Your news in a nutshell
- KPH bleeding from cost of gunshot wound treatments
- Digicel suspends new maintenance fee
- 200 disaster shelters to be delisted
- JPS loses battle to impose $4.3 billion bill on customers
- Caribbean drinking more soda than rest of world
- Security forces should decide areas for special zones
1. KPH bleeding from cost of gunshot wound treatments
A flare-up of violence over the past few days across sections of the capital city has plunged the Kingston Public Hospital (KPH) into crisis, forcing management to take emergency-like measures in order to manage a surge in demand for critical-care services. See full story on The Gleaner’s website.
2. Digicel suspends new maintenance fee
The Office of Utilities Regulation (OUR) said telecommunications provider Digicel yesterday advised that it has indefinitely halted the recent levy of a prepaid maintenance fee to customers whose monthly spend is less than J$50. The action followed the OUR’s intervention in response to Digicel’s implementation of the fee effective June 22. See full story on The Gleaner’s website.
3. 2o0 disaster shelters to be delisted
Local Government Minister Desmond McKenzie says that as part of a cost-saving exercise, the Government will be taking steps to close approximately 200 of the 900 disaster shelters across the country. McKenzie, who was addressing municipal corporation disaster coordinators and public relations officers in a special meeting at the Hyatt Ziva Hotel in Rose Hall, Montego Bay on Wednesday, was giving details of the islandwide plans in preparation for the 2017 hurricane season. See full story on The Gleaner’s website.
4. JPS loses battle to impose $4.3 billion bill on customers
The Jamaica Public Service Company has lost its court battle to recover $4.3 billion from customers for payments it made to workers during a reclassification exercise. Jamaica’s final court, the United Kingdom-based Privy Council yesterday ruled against an appeal filed by the JPS challenging the decision of the Court of Appeal. See full story on The Gleaner’s website.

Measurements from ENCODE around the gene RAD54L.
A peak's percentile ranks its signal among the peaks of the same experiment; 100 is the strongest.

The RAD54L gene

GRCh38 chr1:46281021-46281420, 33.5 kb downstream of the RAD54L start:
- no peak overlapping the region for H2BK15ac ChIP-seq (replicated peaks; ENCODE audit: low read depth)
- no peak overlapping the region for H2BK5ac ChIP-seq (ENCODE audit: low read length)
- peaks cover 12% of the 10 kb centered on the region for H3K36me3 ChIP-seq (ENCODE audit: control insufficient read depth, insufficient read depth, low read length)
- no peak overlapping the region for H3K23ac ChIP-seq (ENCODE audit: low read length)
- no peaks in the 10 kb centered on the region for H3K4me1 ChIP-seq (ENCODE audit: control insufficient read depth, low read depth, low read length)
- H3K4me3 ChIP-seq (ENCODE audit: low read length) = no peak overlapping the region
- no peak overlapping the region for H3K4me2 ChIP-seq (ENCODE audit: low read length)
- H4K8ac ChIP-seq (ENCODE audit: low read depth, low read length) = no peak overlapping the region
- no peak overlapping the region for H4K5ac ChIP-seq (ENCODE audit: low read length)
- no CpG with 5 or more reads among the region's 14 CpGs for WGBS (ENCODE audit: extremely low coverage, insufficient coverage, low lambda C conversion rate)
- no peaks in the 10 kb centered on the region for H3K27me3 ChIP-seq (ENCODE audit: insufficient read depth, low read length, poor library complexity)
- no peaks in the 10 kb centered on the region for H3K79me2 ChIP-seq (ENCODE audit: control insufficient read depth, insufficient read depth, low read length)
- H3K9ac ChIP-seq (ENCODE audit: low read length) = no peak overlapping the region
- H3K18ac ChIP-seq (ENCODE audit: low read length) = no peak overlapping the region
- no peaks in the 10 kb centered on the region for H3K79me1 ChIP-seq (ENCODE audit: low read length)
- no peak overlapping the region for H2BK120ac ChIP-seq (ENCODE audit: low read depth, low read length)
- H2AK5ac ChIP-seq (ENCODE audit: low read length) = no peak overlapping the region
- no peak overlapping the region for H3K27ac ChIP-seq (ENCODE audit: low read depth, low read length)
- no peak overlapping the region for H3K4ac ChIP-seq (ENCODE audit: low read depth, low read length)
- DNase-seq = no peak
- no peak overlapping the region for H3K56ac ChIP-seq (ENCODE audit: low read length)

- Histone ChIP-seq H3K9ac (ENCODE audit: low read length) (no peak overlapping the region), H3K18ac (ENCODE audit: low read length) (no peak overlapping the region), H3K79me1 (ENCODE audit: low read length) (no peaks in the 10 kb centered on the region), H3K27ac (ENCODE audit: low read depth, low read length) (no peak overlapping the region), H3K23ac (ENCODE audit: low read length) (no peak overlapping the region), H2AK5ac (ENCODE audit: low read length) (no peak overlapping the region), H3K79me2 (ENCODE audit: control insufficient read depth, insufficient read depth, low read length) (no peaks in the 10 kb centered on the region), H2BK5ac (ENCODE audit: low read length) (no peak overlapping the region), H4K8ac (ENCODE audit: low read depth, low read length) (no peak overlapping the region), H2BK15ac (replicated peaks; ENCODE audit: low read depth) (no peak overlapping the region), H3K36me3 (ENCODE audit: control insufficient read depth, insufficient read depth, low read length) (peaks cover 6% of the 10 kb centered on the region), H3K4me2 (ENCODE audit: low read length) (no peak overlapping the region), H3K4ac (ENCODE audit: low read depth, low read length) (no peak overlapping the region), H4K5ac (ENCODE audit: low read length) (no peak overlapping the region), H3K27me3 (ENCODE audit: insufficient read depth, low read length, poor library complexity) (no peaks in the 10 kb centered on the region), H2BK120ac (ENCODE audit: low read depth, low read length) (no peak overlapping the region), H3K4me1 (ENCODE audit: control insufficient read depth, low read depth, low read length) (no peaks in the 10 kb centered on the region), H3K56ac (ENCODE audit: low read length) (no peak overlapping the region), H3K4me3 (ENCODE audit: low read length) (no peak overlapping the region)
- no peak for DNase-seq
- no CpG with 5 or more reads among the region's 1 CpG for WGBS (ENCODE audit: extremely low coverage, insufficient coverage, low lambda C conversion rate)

5. Caribbean drinking more soda than rest of world
Caribbean people love their soda – that sugary non-alcoholic drink – and it is partly why persons from the region consume twice the amount an individual does elsewhere. But, it is leading to an unhealthy society marked by early and preventable deaths due to issues such as diabetes and hypertension, according to a report on the evaluation of the implementation of the 2009 CARICOM Heads of Government Port of Spain Non-communicable Diseases (NCD) Summit Declaration. See full story on The Gleaner’s website.
6. Security forces should decide areas for special zones
While fully supportive of the proposed Zones of Special Operations Bill, which is expected to significantly affect St James, the nation’s undisputed murder capital, government Senator Charles Sinclair says that he has no desire to single out any particular communities in the parish for immediate attention. See full story on The Gleaner’s website.